Argument Advice From Matthew Henry and James E. Smith
We would do well to heed the following advice: “Hard arguments do best with soft words.” “His language is carefully crafted.” “His words are well chosen.”
Sometimes the best way to understand the practical implications of a Proverb is to read what others have written. In Proverbs 15:1 Solomon provides wisdom for language when there is a hard discussion. I like what both Matthew Henry and James E. Smith have to say about Proverbs 15:1.
Henry says, “Solomon, as conservator of the public peace, here tells us,
1. How the peace may be kept, that we may know how in our places to keep it; it is by soft words. If wrath be risen like a threatening cloud, pregnant with storms and thunder, a soft answer will disperse it and turn it away. When men are provoked, speak gently to them, and give them good words, and they will be pacified, as the Ephraimites were by Gideon’s mildness (Jdg. 8:1–3); whereas, upon a like occasion, by Jephthah’s roughness, they were exasperated, and the consequences were bad, Jdg. 12:1–3. Reason will be better spoken, and a righteous cause better pleaded, with meekness then with passion; hard arguments do best with soft words.
2. How the peace will be broken, that we, for our parts, may do nothing towards the breaking of it. Nothing stirs up anger, and sows discord, like grievous words, calling foul names, as Raca, and Thou fool, upbraiding men with their infirmities and infelicities, their extraction or education, or anything that lessens them and makes them mean; scornful spiteful reflections, by which men affect to show their wit and malice, stir up the anger of others, which does but increase and inflame their own anger. Rather than lose a jest some will lose a friend and make an enemy.” 1
Smith is also helpful: “Appropriate speech (15:1–2). “A soft answer turns away wrath.” One who suffers injury should give an answer to his antagonist. He should not withdraw in sullen silence. If, however, one wishes to maintain peace, he must forego the hot, loud or sarcastic retort and give a pacifying reply (cf. 1 Sam 25:24). On the other hand, “a harsh word stirs up anger.” The “harsh word” (debhar ˓etsebh) is any statement which produces pain or irritation (15:1).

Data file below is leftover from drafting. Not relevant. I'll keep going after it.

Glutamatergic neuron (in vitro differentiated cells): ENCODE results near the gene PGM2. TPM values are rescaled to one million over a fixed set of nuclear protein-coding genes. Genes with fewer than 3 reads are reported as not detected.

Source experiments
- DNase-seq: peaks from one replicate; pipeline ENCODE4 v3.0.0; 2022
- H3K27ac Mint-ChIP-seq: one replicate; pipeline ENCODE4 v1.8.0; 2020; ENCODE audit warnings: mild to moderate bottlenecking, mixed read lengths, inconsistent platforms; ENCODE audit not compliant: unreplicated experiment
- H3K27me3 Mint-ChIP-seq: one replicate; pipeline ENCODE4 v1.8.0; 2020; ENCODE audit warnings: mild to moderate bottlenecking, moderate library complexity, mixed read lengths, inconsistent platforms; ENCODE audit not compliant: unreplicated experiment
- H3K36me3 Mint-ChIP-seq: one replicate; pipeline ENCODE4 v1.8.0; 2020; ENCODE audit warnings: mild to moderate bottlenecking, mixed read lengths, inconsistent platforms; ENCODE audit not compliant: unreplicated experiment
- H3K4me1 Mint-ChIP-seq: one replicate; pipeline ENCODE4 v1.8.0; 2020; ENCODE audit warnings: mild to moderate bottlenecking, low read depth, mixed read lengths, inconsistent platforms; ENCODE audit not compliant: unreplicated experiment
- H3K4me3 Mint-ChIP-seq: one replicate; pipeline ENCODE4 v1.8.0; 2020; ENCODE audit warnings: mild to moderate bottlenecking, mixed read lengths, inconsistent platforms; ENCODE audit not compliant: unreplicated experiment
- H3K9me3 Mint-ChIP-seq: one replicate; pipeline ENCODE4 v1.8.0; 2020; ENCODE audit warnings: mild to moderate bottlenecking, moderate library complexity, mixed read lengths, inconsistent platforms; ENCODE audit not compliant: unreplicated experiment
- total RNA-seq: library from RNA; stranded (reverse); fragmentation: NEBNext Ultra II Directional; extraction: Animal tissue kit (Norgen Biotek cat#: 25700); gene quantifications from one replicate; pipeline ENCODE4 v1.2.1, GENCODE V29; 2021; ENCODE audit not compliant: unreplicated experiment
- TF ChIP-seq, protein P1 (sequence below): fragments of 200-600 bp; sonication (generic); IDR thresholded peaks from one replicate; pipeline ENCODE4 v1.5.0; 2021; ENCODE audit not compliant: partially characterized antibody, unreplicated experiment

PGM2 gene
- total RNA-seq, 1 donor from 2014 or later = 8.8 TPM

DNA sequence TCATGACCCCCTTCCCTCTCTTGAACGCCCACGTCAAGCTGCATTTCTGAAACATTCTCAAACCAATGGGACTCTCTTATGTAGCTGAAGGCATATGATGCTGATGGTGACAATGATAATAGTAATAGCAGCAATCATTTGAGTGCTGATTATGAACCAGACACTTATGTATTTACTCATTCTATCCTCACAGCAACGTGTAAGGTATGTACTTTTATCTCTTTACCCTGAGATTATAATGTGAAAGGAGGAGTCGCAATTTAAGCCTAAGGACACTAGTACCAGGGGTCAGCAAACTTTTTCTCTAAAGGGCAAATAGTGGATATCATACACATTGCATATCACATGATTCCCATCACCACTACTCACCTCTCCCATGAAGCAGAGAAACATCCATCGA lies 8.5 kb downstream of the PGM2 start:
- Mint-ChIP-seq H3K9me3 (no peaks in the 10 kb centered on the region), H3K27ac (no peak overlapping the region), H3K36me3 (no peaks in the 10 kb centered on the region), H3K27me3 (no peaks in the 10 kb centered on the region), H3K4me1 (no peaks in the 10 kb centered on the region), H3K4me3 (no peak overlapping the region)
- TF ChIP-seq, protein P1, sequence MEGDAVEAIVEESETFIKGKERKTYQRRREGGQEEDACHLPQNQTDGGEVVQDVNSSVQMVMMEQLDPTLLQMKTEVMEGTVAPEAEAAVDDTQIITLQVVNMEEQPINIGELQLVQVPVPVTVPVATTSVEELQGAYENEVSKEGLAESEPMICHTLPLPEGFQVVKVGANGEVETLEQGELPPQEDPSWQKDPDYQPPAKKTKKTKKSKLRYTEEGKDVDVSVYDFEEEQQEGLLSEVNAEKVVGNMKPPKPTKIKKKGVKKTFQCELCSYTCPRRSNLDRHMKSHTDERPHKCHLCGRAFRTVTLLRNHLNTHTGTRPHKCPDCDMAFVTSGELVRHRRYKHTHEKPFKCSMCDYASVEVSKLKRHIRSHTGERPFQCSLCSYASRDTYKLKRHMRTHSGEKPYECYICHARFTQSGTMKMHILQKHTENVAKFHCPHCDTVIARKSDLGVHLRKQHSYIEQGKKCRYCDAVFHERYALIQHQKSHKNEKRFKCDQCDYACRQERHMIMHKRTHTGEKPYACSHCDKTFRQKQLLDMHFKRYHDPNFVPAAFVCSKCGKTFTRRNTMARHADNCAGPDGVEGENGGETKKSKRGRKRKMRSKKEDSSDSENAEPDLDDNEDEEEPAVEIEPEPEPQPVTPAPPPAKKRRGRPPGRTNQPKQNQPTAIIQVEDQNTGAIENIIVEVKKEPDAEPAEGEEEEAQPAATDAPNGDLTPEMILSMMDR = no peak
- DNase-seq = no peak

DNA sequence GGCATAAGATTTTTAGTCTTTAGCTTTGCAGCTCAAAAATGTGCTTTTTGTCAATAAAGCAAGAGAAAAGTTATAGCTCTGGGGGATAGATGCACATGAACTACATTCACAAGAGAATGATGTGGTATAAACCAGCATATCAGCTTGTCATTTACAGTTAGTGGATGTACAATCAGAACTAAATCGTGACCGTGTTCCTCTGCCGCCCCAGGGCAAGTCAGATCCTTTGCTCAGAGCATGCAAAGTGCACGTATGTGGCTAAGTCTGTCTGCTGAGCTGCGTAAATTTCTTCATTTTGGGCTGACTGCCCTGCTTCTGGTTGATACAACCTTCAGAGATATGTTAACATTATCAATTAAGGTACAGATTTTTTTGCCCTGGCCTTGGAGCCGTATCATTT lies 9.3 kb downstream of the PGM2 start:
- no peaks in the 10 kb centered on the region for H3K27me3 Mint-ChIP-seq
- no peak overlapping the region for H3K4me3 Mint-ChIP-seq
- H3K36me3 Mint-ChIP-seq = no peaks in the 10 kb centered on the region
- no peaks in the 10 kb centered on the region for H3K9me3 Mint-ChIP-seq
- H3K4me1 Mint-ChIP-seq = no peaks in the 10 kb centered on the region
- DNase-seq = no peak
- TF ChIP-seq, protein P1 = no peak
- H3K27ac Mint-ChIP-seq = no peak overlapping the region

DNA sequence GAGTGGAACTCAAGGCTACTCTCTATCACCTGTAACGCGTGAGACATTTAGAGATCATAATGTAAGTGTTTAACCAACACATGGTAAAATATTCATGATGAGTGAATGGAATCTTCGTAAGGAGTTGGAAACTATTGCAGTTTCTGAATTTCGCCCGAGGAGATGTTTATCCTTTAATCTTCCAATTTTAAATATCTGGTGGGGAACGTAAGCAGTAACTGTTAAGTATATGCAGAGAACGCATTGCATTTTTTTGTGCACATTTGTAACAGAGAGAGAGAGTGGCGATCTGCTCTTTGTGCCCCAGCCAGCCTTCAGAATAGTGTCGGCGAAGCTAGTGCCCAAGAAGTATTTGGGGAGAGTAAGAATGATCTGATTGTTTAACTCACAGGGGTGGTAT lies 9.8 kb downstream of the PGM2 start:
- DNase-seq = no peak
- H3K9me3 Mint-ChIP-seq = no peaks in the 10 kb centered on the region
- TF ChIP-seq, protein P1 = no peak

“The tongue of wise people adorns knowledge” either by expressing that knowledge (1) at the right time and place; or (2) in the right manner. The wise man not only possesses knowledge, he can give it proper expression. His language is carefully crafted. He neither overstates nor understates a situation. His words are well chosen. He does not antagonize. His speech is polite, dignified, and precise. On the other hand, “the mouth of fools pours forth foolishness.” A fool cannot open his mouth without proving his folly. He speaks without due consideration or discretion. He is uncouth and ill-mannered. He contributes nothing of substance to a conversation. His speech is badly phrased. His misinformation and antagonistic manner drives people from the truth (15:2).” 2
- Matthew Henry, Matthew Henry’s Commentary on the Whole Bible: Complete and Unabridged in One Volume (Peabody: Hendrickson, 1994), 987.
- James E. Smith, The Wisdom Literature and Psalms, Old Testament Survey Series (Joplin, MO: College Press Pub. Co., 1996), 571.
How to Identify a Follower of Jesus
They love others. They are gentle with their words. They don’t get easily angered. They trust in the Lord regardless of the responses of others. They don’t respond with wrath. Here are some examples from the Old Testament Proverbs:
10:12 “Hatred stirs up strife, but love covers all offenses.”
15:1 “A soft answer turns away wrath, but a harsh word stirs up anger.”
15:18 “A hot-tempered man stirs up strife, but he who is slow to anger quiets contention.”
28:25 “A greedy man stirs up strife, but the one who trusts in the Lord will be enriched.”
29:22 “A man of wrath stirs up strife, and one given to anger causes much transgression.”
All scripture passages are from the English Standard Version except as otherwise noted.
Five Minute Friday
This post is part of the weekly Five-Minute Friday link-up.
I am polite and I am kind
even unto devil-breath,
but it’s best to keep in mind
that I have been schooled in death.
I have seen the very worst
of what man can do to man,
I have seen what Satan cursed
to overthrow God’s holy plan,
so understand, please, that I’m meek,
but there is a place within
that you will find if you will seek
a war you cannot hope to win.
If by your hand that veil is torn,
’tis better you were never born.
This is a wonderful message today Wayne.
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